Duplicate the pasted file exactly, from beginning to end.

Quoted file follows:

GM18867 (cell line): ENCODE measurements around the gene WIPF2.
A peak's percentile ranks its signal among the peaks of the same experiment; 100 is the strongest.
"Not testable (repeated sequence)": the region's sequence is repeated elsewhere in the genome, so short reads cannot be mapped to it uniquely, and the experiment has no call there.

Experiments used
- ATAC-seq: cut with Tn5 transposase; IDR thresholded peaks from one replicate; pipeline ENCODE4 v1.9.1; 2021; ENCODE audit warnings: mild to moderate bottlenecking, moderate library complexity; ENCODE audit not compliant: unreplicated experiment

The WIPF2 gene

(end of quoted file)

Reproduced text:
GM18867 (cell line): ENCODE measurements around the gene WIPF2.
A peak's percentile ranks its signal among the peaks of the same experiment; 100 is the strongest.
"Not testable (repeated sequence)": the region's sequence is repeated elsewhere in the genome, so short reads cannot be mapped to it uniquely, and the experiment has no call there.

Experiments used
- ATAC-seq: cut with Tn5 transposase; IDR thresholded peaks from one replicate; pipeline ENCODE4 v1.9.1; 2021; ENCODE audit warnings: mild to moderate bottlenecking, moderate library complexity; ENCODE audit not compliant: unreplicated experiment

The WIPF2 gene